By Grace Dunn, Jack Hellie, Josh Hughes, Jess Lynk and Sarah Schroeder
We spent our first day in D.C. out searching for some not-so-famous landmarks. Along the way, we noticed that D.C. looks a bit different than the last time we were here.
With only eleven days left until the Inauguration, the city has transformed a bit and we got the chance to capture some photos of how the city is changing.
Our first stop of the day was at Kramerbooks and Afterwords Cafe. Here we talked to Melissa K., who shared with us here experience leading to the inauguration. At Kramerbooks and Afterwords Cafe, Melissa said she has noticed an increase in sales of Trump books. She said that especially the Art of the Deal sales had increased dramatically since the election.
Our next excursion was to St. John’s Church, on the nr we wanted to go inside, but there was a service. As we turned away disappointed, we noticed that the view of the White House was obscured by large, white bleachers.
After a short walk, we headed to the National Mall. We were on our way to the Smithsonian Castle when we saw a tent in the middle of the mall. A variety of construction workers were working diligently to prepare for the momentous quadrennial inauguration.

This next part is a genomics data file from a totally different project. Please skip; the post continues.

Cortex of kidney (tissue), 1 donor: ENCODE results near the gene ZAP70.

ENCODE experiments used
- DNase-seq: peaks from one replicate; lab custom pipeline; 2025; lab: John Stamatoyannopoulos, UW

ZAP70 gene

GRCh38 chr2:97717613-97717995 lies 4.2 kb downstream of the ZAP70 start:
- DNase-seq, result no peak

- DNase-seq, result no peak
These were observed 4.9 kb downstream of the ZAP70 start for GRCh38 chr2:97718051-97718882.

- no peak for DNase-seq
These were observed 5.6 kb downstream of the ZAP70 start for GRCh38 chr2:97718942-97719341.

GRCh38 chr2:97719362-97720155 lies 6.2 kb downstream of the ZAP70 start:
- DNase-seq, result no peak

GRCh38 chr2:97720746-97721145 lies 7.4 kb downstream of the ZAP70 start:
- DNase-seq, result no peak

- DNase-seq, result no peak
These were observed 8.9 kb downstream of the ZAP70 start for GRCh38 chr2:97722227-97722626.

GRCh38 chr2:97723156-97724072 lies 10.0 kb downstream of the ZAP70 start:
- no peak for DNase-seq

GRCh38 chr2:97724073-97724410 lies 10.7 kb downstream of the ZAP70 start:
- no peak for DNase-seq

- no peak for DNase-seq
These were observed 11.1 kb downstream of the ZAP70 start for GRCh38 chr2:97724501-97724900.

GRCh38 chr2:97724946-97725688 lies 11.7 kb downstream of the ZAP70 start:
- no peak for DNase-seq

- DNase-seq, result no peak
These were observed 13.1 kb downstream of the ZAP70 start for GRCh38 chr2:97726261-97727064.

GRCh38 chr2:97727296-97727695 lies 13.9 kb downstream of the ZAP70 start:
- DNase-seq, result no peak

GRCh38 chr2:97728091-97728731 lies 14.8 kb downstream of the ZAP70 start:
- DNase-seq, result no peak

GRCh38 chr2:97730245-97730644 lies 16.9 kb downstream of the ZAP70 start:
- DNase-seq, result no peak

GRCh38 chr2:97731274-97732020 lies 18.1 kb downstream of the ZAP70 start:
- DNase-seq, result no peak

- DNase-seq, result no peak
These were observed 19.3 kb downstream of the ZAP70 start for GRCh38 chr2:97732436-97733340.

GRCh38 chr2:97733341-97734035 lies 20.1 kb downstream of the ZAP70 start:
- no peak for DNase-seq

We took a short detour across the National Mall to the National Gallery of Art. From there, we had a beautiful vantage point from which to observe the inauguration. The National Gallery of Art contains many beautiful works, including the only DaVinci work outside of Europe.
Despite the blustery weather and the bracing wind, one of our favorite sites to visit today was the National Gallery of Art Sculpture Garden. Furnished with a fully functional skating rink in the winter time, the Sculpture Garden features many renowned pieces, including one donated by Des Moines’ own, John & Mary Pappajohn.
We made our way up the National Mall, approaching the Capitol Complex. We were immediately struck by the scale of the construction on the building’s facade. Already visible were the cupola where the President-Elect will take the oath of office.
Also visible immediately surrounding the Capitol building was CNN’s setup on top of a nearby building.
We ended the day by walking to the Supreme Court. On our way, we chatted with locals about how they felt about the changes to D.C.
Many residents of the District are not incredibly enthused for the 58th Presidential Inauguration. Many noted the construction, the disruption to day-to-day life, and the relative unpopularity of the President-Elect in the District of Columbia as an inconvenience to their daily lives. Nevertheless, the work goes on 11 days out. At least 800,000 people are expected to attend this year’s quadrennial ceremonies, more than the entire resident population of the District of Columbia. It remains to be seen whether city will be able to handle the deluge of visitors.